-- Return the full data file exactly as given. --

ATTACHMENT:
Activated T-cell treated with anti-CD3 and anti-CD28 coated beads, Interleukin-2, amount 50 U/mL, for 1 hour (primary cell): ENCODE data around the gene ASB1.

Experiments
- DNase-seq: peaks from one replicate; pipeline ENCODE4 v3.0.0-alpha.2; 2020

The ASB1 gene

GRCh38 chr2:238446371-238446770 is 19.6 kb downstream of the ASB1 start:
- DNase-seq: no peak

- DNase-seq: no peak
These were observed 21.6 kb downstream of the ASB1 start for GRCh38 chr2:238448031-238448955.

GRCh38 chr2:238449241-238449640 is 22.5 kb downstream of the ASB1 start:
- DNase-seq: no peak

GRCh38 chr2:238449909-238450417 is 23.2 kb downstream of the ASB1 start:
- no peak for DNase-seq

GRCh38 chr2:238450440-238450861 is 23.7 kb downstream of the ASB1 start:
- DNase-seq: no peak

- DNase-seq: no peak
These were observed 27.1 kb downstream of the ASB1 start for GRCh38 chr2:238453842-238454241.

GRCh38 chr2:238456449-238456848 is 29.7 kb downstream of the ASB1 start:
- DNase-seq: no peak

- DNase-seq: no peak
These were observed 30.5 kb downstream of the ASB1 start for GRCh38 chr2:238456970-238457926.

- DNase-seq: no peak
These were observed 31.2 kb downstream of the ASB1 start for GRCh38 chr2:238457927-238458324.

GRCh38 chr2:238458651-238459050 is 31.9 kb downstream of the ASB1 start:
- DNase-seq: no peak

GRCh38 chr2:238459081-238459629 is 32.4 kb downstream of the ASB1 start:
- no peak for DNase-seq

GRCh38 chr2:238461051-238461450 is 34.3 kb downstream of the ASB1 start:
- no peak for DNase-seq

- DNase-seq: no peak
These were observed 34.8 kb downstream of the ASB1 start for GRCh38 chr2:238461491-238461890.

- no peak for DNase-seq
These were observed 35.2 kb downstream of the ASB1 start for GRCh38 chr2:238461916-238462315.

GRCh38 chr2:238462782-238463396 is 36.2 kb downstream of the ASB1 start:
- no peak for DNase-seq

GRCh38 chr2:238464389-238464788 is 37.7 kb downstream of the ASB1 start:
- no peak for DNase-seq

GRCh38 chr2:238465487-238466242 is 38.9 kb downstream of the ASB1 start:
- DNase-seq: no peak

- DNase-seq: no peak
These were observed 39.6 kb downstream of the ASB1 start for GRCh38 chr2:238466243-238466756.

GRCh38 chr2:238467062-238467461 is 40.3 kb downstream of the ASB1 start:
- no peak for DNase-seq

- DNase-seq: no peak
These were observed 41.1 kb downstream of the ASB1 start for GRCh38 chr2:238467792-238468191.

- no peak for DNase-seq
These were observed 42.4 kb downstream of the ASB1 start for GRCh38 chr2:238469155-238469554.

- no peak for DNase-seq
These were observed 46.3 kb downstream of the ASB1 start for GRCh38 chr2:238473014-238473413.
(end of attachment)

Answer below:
Activated T-cell treated with anti-CD3 and anti-CD28 coated beads, Interleukin-2, amount 50 U/mL, for 1 hour (primary cell): ENCODE data around the gene ASB1.

Experiments
- DNase-seq: peaks from one replicate; pipeline ENCODE4 v3.0.0-alpha.2; 2020

The ASB1 gene

GRCh38 chr2:238446371-238446770 is 19.6 kb downstream of the ASB1 start:
- DNase-seq: no peak

- DNase-seq: no peak
These were observed 21.6 kb downstream of the ASB1 start for GRCh38 chr2:238448031-238448955.

GRCh38 chr2:238449241-238449640 is 22.5 kb downstream of the ASB1 start:
- DNase-seq: no peak

GRCh38 chr2:238449909-238450417 is 23.2 kb downstream of the ASB1 start:
- no peak for DNase-seq

GRCh38 chr2:238450440-238450861 is 23.7 kb downstream of the ASB1 start:
- DNase-seq: no peak

- DNase-seq: no peak
These were observed 27.1 kb downstream of the ASB1 start for GRCh38 chr2:238453842-238454241.

GRCh38 chr2:238456449-238456848 is 29.7 kb downstream of the ASB1 start:
- DNase-seq: no peak

- DNase-seq: no peak
These were observed 30.5 kb downstream of the ASB1 start for GRCh38 chr2:238456970-238457926.

- DNase-seq: no peak
These were observed 31.2 kb downstream of the ASB1 start for GRCh38 chr2:238457927-238458324.

GRCh38 chr2:238458651-238459050 is 31.9 kb downstream of the ASB1 start:
- DNase-seq: no peak

GRCh38 chr2:238459081-238459629 is 32.4 kb downstream of the ASB1 start:
- no peak for DNase-seq

GRCh38 chr2:238461051-238461450 is 34.3 kb downstream of the ASB1 start:
- no peak for DNase-seq

- DNase-seq: no peak
These were observed 34.8 kb downstream of the ASB1 start for GRCh38 chr2:238461491-238461890.

- no peak for DNase-seq
These were observed 35.2 kb downstream of the ASB1 start for GRCh38 chr2:238461916-238462315.

GRCh38 chr2:238462782-238463396 is 36.2 kb downstream of the ASB1 start:
- no peak for DNase-seq

GRCh38 chr2:238464389-238464788 is 37.7 kb downstream of the ASB1 start:
- no peak for DNase-seq

GRCh38 chr2:238465487-238466242 is 38.9 kb downstream of the ASB1 start:
- DNase-seq: no peak

- DNase-seq: no peak
These were observed 39.6 kb downstream of the ASB1 start for GRCh38 chr2:238466243-238466756.

GRCh38 chr2:238467062-238467461 is 40.3 kb downstream of the ASB1 start:
- no peak for DNase-seq

- DNase-seq: no peak
These were observed 41.1 kb downstream of the ASB1 start for GRCh38 chr2:238467792-238468191.

- no peak for DNase-seq
These were observed 42.4 kb downstream of the ASB1 start for GRCh38 chr2:238469155-238469554.

- no peak for DNase-seq
These were observed 46.3 kb downstream of the ASB1 start for GRCh38 chr2:238473014-238473413.